From June 26 most of the coronavirus measures in the Netherlands are ending. While social distancing remains the norm, face masks will vanish in most places. Here’s what changes.

The Netherlands take big step in relaxing measures: almost everything allowed with 1.5-metre distancing

The government makes known that the vaccination drive in the Netherlands has picked up speed. Well over 13 million vaccine doses have been administered. Almost 5 million people have now been fully vaccinated and another 4 million have received their first dose. This week, 18-year-olds are also be able to make an appointment. This means that by mid-July everyone who wants to be vaccinated will have had their first dose, and in many cases their second too.

This is reflected in the number of new infections and the number of people being admitted to hospital with COVID-19, which are now both falling sharply.

Most restrictions are therefore no longer necessary. That is why the government has decided that step 4 of the reopening plan can be taken and that more restrictions than planned can be relaxed. From 26 June, all establishments can open their doors, but it is important the 1.5-metre distancing rule remains the norm everywhere. In situations where it is impossible for everyone to stay 1.5 metres apart, for example on public transport, at secondary schools and at festivals and other events, face masks must be worn or a coronavirus entry pass must be shown.

Basic rules must still be followed

Although the current developments are good news, the virus is still here. It is unpredictable and new variants continue to emerge. So we must be careful and stay alert. This includes following the basic rules.

  • Good hygiene remains important. Wash your hands regularly. Cough and sneeze into your elbow.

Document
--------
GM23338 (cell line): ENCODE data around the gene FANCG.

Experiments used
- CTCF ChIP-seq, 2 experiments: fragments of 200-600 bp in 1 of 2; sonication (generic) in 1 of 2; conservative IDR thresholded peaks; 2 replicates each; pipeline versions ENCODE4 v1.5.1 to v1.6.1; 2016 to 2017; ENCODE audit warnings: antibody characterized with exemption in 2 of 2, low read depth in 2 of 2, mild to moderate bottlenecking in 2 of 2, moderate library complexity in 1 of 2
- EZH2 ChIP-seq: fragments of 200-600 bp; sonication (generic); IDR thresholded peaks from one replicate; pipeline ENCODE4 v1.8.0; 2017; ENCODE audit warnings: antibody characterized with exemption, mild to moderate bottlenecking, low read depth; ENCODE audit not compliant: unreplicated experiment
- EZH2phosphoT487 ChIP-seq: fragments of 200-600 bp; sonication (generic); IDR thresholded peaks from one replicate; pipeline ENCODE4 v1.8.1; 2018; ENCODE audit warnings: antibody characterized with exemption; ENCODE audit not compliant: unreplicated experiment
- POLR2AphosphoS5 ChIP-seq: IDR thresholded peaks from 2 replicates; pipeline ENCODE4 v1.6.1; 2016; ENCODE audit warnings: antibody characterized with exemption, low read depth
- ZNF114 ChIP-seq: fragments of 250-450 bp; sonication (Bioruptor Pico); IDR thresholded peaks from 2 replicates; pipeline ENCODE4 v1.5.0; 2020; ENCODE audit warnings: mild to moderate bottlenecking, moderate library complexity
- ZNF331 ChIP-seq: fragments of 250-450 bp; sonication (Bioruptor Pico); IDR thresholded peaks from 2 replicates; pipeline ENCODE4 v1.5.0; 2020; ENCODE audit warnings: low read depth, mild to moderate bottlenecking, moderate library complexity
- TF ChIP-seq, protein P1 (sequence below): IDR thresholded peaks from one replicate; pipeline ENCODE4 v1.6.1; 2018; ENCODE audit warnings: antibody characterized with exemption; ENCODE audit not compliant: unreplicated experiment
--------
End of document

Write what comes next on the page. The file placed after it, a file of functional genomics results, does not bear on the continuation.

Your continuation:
• If you develop symptoms, stay at home and get tested as soon as possible.

Some people can’t get vaccinated for health reasons, and others are still waiting for their second (or even first) vaccination. You should still be careful and give others space, especially where it is busy. Staying 1.5 metres apart is still the best thing you can do stop the virus spreading.

 

Step 4 of the reopening plan: from 26 June

Face masks

The requirement to wear a face mask will no longer apply in most situations. It will continue to apply only in situations where staying 1.5 apart is impossible. For example on public transport, on aeroplanes and other forms of passenger transport, at stations and airports, and in secondary schools.

Home working

People who are working at home can go to the office for no more than 50% of their working time, as long as social distancing can be observed, including in the lifts and canteen. People should travel outside rush hour as much as possible.

The recommendation to work from home unless this is not possible will change. From 26 June employees who currently work from home can, in consultation with their employer, work up to half of their hours at the office. People must stay 1.5 metres apart in offices at all times, including in lifts and cafeterias. The government is calling on people to travel to work outside peak hours as far as possible.

Socialising and culture